Just about two years ago, I posted a series of provocations that I titled, modestly, “An Invitation Regarding Law, Legal Education, and Imagining the Future.” You can read them as blog posts here. I later collected the posts, polished them, and posted the entire thing to SSRN, as an essay.
It’s time to prime the pump.
I wrote a series of posts about law school casebooks and what close readings of their origins and uses can tell us about things that can and cannot be changed about legal education, higher education, and more.
Here are the links, all in one place:
In this final installment of my occasional series on the past, present, and future of the law school casebook [first post here] [second post here] [third post here] [fourth post here], I’ll return to some crumbs that I left on the trail earlier, then take some swings at connecting them into some bigger payoffs.
A 360-degree tour of the casebook, as one of the most durable tools in higher education (really!), yields some possibly interesting ideas about the future of legal education generally — and maybe even higher education.
This occasional series about the law school casebook, for decades the fundamental teaching unit of American law students and many law students elsewhere, makes the case that micro changes in pedagogical expectations — what we teach with, rather than what we teach — have the potential to open pathways to macro changes in institutional culture both in schools and in the broader profession.
Earlier posts have outlined the broad claim, explored the motivations and incentives that drive the persistence of the casebook model, and even defended the uses of casebooks from the point of view of both students and professors. [First post here] [Second post here] [Third post here]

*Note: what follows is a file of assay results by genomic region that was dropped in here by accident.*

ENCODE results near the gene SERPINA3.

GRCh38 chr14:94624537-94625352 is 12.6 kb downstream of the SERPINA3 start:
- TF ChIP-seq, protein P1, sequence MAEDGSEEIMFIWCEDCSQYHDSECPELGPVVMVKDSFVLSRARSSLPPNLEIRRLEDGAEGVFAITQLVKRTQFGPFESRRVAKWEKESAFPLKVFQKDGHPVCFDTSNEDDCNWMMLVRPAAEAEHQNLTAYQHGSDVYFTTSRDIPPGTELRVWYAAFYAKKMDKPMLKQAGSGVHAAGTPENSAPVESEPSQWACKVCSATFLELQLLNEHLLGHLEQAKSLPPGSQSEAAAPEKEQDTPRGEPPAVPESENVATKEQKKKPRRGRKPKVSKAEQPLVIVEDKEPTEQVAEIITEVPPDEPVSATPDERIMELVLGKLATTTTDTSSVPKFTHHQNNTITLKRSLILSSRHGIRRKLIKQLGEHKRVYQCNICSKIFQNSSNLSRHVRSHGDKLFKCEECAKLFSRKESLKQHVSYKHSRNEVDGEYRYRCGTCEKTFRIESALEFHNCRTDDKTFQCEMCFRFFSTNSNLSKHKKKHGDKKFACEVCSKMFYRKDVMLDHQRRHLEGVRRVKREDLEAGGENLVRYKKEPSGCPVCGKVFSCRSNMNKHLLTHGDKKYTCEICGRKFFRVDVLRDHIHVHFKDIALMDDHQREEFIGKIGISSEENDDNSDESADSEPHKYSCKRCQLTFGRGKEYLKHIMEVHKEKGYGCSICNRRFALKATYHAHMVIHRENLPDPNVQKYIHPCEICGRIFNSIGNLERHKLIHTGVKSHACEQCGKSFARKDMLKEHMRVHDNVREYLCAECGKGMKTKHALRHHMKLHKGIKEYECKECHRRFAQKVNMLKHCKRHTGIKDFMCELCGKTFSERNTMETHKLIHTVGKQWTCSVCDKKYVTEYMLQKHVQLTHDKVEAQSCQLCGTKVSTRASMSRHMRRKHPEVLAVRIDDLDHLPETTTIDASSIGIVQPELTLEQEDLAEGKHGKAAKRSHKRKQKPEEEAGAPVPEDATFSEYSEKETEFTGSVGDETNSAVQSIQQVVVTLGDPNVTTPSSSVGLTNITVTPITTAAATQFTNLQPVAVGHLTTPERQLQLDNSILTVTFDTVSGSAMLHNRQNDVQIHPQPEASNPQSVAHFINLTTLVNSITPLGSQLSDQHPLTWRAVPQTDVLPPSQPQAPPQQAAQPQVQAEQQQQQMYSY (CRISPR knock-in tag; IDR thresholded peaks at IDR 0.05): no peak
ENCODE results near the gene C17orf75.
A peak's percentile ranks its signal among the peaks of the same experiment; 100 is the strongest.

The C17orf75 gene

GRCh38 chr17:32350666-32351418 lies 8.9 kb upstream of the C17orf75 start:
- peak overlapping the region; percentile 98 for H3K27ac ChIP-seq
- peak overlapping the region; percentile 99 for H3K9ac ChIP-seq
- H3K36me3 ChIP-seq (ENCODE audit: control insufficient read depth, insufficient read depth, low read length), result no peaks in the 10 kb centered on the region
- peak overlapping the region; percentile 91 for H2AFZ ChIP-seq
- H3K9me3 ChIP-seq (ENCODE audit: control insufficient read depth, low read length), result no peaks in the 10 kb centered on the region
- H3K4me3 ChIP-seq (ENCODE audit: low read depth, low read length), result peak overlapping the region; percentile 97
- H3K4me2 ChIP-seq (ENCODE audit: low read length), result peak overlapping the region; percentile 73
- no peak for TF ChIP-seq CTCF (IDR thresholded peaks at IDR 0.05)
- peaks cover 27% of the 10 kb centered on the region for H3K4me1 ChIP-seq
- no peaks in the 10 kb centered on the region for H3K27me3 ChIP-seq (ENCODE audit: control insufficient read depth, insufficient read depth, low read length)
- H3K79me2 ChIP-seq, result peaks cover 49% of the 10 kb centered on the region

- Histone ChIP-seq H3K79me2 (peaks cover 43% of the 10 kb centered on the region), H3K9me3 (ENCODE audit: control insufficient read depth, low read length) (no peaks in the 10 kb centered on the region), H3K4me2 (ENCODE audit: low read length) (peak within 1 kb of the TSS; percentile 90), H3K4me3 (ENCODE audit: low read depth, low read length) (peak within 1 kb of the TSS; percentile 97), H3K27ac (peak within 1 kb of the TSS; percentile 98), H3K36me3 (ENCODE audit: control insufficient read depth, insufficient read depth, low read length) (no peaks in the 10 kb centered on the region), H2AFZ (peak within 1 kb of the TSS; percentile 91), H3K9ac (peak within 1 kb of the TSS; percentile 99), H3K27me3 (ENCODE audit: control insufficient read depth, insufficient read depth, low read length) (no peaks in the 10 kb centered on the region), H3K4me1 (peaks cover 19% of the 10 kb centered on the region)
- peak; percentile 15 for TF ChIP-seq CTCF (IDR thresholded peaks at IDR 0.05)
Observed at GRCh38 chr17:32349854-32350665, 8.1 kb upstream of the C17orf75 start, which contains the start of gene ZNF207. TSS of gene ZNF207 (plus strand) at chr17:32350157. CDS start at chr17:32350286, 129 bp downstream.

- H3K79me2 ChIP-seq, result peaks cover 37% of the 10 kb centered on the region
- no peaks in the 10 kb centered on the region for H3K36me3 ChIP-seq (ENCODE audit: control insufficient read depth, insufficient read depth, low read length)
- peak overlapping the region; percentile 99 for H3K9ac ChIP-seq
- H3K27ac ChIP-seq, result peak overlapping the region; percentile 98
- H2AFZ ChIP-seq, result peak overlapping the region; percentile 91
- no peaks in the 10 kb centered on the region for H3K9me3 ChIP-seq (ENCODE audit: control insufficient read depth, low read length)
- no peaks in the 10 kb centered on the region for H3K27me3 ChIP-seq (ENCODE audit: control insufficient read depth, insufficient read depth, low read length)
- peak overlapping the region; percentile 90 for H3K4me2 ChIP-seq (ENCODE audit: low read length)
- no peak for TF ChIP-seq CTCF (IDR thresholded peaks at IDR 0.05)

In this post, I want to turn the screws a little bit. The clearest and most direct argument in opposition to the current casebook model is economic, pure and simple. Casebooks cost students a lot of money, money that they often don’t have, money that they shouldn’t have to spend on teaching materials in law, and money that they might better spend on other things.
In this series of posts about the law school casebook [first post here] [second post here], I’ve suggested that the casebook is both emblem and instrument of how the legal profession perpetuates itself as a field.
The obvious subtext is that I believe (along with others) that the profession is overdue for some substantial re-thinking and re-implementing, and that change begins at home. [Since this series began, the chorus of similar calls has gotten louder and louder. See, for example, this post from Dan Rodriguez, “Toward evidence-based legal education reform: First, let’s experiment,” and this announcement of an interesting new venture at the University of Pennsylvania.] Lots of time, attention, and money are flowing into re-regulation of law practice, legaltech solutions, and other things. Some good time and attention is being directed to modifying the edges of legal education, particularly via new forms of experiential education. Almost no time or money is going into re-thinking the intellectual backbone of law’s entire system of systems. That’s my interest in the casebook.